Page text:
Contextual features concern the good of stakeholders other than the patient. In this case, it is important to give explicit attention to Dr. Nowak's own good. Here, when her integrity is at stake, it is important for Dr. Nowak to be clear in her own mind where she stands and what her responsibilities are to her patient. For quite a while, she wouldn't have to tell Amber anything. But there's a lot that she can ask. For example, "Could we talk about how are you thinking about our church's teaching concerning making love before marriage? Are you thinking about not staying in our church? (Remember—this conversation is confidential.) Another question that comes to my mind can be a little touchy, but it would be very understandable if you thought that a doctor might have an opinion that differs from the minister's. Could I ask if you had a thought like that?" And so on. What happens in that conversation will determine whether she needs to tell Amber her point of view. Dr. Nowak's relationship with others in the church may be at stake along with the church's teaching about sex and marriage. Dr. Nowak's professional integrity may also be at stake: Is the physician-believer a tool of the church? Or a closet hypocrite?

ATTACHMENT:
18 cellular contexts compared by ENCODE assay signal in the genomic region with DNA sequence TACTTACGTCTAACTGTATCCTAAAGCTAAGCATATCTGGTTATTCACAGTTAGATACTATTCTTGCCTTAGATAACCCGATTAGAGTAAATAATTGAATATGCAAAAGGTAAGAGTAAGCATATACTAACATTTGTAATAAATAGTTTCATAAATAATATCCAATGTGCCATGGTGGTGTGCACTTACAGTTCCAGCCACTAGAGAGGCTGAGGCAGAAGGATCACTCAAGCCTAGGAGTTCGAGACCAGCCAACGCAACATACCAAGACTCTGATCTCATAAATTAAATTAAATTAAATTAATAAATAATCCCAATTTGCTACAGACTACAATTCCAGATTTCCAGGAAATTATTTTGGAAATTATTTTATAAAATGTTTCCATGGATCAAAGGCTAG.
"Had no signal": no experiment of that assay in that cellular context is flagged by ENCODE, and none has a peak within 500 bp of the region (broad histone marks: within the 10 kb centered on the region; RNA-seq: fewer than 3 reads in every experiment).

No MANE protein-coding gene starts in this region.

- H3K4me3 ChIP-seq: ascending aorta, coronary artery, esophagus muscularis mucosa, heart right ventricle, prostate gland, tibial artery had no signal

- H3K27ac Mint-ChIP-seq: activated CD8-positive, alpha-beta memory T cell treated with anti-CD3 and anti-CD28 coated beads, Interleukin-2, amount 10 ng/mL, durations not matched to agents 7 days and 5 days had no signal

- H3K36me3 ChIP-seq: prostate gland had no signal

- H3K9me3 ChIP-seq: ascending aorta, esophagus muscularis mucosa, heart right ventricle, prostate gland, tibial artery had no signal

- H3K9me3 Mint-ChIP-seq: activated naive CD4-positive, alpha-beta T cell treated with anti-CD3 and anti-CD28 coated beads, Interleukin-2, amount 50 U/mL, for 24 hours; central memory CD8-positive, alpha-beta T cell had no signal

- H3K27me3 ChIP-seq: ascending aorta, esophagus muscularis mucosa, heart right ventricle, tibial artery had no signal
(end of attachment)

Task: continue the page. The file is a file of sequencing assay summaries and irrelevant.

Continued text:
The goals of preventing disease and educating and counseling commend deep dialogue with Amber about the perspectives behind the preferences. Dr. Nowak's professional preparation could have helped her inquire, listen, and still retain her right to say, perhaps a bit later in the conversation and more gently, everything that she said in this scenario. She had an opportunity to consider and test a novel solution for integrating her person values into her care of patients. The main problem of this encounter is less with Dr. Nowak's response than with her lack of preparation to review a custom, and be open to revising it. Ethical deliberation can help with that.
Rev. Russell Burck, PhD, is an ethics consultant and associate professor of religion, health, and human values at Rush University Medical Center, Chicago, where he continues to consult, teach, and write part-time.
The people and events in this case are fictional. Resemblance to real events or to names of people, living or dead, is entirely coincidental. The viewpoints expressed on this site are those of the authors and do not necessarily reflect the views and policies of the AMA.